At first glance at Do Make Say Think, I didn't care too much for them. But, as with Swans and Molasses and Silver Mt. Zion, I decided to give these guys another chance. So, I listened to it and...I LOVED IT! :D (Same happened with the other bands I just mentioned :) )This debut album of the excellent instrumental rock & jazz band Do Make Say Think has crafted a lovely and relaxing experience to behold. It's especially relaxing to sleep to, with its soothing rhythms and structures. Buy it and enjoy.
do make say think began life as a keyboard-driven psychedelic jam band.
consistent with the genre, this record appears to be dedicated to the sacrosanct activity of jamming while baked. hints exist within the title of the fourth track and the eight minute dubby cover of the dr. who theme, here called dr. hooch, which is a brilliant pothead idea if there ever was one. the disc as a whole is driven by the sound of effects pedals feeding back over very slowly moving drum parts and repetitive, dubby bass lines. along with the thick drones, analog synthesizer knob twiddling and heavily processed backwards guitars, this give the disc an expansive, loose, messy and at times quite noisy feel that is associated with a sort of archetypal psychedelic aesthetic.
while there are hints of the sound that do make say think would later claim as their own, they are subsumed deeply within the interplay of guitar and synthesizer effects. while the band had two drummers at the time, it is by no means obvious throughout most of the record. excluding a few noisy excursions, particularly in disco and haze, which is a track that is closer to their general sound than most of the rest of the disc, i'm having difficulty picking out horn parts, horns of course being deeply characteristic of do make say think's known style. in the place of these later innovations is a saturation of gratuitous synth noodling that would not show up at levels anywhere near this on any further record of theirs. while this is neither negative nor positive, it is certainly different and will likely be deeply unexpected for most people hearing this for the first time today.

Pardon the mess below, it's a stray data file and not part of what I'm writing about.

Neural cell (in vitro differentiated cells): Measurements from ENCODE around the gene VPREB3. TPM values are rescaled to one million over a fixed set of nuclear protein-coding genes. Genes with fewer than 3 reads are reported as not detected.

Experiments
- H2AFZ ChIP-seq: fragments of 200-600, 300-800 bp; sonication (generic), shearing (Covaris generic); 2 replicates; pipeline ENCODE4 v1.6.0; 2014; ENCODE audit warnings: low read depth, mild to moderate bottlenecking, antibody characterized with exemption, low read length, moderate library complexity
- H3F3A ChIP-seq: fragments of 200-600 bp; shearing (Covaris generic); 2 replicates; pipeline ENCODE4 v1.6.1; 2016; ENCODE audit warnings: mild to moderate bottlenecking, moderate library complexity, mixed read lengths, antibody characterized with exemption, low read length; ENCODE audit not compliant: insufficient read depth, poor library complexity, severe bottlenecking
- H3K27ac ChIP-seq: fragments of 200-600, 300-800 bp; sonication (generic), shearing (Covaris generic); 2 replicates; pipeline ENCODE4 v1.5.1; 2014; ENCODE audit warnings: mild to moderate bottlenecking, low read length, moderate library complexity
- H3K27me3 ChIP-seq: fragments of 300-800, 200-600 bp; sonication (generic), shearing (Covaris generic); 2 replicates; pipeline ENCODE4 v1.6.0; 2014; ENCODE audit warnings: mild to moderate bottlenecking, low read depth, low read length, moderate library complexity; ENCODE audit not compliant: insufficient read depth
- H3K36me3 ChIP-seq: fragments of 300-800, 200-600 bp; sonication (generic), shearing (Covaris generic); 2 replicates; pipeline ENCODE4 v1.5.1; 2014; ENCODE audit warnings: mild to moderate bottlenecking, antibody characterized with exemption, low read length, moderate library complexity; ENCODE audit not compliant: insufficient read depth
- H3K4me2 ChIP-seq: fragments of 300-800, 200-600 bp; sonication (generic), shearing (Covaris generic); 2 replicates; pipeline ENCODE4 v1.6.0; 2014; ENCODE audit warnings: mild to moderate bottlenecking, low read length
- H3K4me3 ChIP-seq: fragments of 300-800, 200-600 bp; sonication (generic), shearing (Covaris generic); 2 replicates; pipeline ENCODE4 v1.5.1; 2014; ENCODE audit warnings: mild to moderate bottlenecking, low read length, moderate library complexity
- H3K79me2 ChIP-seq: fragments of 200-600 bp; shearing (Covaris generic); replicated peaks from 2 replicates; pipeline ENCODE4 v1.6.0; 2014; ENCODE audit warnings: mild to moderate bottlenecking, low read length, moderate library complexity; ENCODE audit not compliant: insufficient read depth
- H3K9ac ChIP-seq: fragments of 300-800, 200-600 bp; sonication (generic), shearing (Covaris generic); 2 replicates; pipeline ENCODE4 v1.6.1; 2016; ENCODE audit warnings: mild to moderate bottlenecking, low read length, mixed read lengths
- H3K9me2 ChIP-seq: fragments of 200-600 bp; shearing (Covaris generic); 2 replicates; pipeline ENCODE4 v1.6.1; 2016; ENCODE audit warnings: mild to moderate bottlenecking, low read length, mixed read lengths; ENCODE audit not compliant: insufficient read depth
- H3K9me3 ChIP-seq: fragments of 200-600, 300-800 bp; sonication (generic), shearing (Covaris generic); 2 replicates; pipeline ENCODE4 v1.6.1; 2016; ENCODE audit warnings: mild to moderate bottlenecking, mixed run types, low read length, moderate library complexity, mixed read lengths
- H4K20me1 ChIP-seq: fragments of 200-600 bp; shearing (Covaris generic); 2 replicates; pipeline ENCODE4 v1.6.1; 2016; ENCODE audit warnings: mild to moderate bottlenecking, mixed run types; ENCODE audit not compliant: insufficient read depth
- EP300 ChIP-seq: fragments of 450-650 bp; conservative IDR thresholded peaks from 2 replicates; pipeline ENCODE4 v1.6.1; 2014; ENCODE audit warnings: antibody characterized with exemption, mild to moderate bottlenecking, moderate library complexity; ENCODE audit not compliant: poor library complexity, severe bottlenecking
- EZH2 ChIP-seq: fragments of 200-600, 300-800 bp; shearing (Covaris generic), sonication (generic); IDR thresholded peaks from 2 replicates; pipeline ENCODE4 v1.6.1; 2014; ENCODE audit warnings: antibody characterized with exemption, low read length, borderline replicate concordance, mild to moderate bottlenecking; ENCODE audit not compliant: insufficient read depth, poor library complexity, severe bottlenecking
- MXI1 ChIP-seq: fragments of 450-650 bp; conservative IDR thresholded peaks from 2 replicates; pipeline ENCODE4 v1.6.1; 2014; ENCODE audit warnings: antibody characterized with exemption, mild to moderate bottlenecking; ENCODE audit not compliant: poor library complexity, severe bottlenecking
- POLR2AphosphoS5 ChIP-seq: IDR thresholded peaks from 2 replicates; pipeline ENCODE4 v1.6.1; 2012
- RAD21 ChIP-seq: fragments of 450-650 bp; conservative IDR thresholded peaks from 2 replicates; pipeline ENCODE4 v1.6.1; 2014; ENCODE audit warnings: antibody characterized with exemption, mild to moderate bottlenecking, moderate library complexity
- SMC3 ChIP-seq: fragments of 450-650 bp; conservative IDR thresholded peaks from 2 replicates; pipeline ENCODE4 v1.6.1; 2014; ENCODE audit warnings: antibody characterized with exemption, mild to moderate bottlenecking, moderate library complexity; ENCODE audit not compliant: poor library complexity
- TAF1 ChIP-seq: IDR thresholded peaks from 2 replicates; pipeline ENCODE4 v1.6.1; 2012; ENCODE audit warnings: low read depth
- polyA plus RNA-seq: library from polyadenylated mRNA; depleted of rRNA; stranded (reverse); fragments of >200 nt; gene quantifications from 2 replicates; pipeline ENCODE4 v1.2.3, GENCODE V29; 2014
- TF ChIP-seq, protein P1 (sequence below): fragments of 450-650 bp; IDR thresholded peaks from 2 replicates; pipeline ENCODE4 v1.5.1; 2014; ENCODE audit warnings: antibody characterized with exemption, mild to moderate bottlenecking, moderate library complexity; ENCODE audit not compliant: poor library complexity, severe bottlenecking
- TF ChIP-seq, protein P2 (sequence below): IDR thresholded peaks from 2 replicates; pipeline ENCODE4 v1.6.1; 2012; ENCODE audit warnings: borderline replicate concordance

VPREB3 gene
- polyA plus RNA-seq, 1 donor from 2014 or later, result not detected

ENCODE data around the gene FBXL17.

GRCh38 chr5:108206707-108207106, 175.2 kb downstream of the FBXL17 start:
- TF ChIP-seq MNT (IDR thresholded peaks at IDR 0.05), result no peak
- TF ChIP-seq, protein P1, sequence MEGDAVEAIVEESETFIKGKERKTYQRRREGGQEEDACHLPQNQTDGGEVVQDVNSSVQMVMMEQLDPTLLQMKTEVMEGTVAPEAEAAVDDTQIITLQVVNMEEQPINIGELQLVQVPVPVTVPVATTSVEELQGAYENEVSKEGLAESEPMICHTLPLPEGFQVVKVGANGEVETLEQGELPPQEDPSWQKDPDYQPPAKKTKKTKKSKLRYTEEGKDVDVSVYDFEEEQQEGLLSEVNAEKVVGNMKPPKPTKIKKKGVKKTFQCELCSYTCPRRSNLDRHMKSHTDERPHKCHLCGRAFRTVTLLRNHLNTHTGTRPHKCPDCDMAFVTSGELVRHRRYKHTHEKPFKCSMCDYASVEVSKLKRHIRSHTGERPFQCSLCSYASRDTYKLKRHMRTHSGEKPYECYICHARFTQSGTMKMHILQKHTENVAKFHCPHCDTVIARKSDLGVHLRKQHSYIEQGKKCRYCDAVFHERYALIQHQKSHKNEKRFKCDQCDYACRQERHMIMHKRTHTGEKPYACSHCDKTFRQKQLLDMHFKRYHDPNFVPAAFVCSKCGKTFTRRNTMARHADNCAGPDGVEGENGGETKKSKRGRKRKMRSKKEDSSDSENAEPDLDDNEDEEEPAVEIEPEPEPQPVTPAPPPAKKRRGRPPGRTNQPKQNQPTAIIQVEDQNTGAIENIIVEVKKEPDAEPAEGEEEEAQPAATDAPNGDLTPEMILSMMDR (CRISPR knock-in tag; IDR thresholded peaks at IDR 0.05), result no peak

ignoring the differences in sound, another large difference between this disc and the discs that follow it would be that a later do make say think track generally reaches some kind of a resolution after seven or eight minutes and that the journey through the track generally has both structure and purpose. these tracks are largely aimless explorations, which is not necessarily something that is inferior. any road or path must be mapped and built before it becomes a highway and perhaps that is how this record should ultimately be viewed. some tracks, like 1978, don't go anywhere or have any purpose but are fun to listen to anyways, mostly because, even while screwing around in an attempt to build a unique sound, this act is tight.
this disc has it's own fanbase as, besides an ep that is long out of print and difficult to find, it is the only recorded representation of the act in it's early stages, before it picked up the horns. a reasonable argument could be presented that the disc actually has historical value for that reason as this act would eventually evolve into one of the most important musical acts that this country has ever produced and in some ways the disc sounds like the band discovering itself. if one were to only be exposed to this disc, it would be entirely rational to deduce that do make say think is an act that is driven by their keyboard player. as it is, the keyboard player leaves after the next record and takes a certain segment of the band's fanbase with him; the band's style shifts subtly but very perceptibly on the next disc, enough that this disc is unique. it's far from a weak disc, in fact it accomplishes it's goal admirably, but the goal appears to have been to create a less than unique psychedelic post-rock disc in the style of a dozen acts from the early 90s. if you're looking to explore do make say think's signature sound then you'll have to start with their second record, but this disc is more than interesting enough for just about anybody interested in just about anything close to "psychedelia".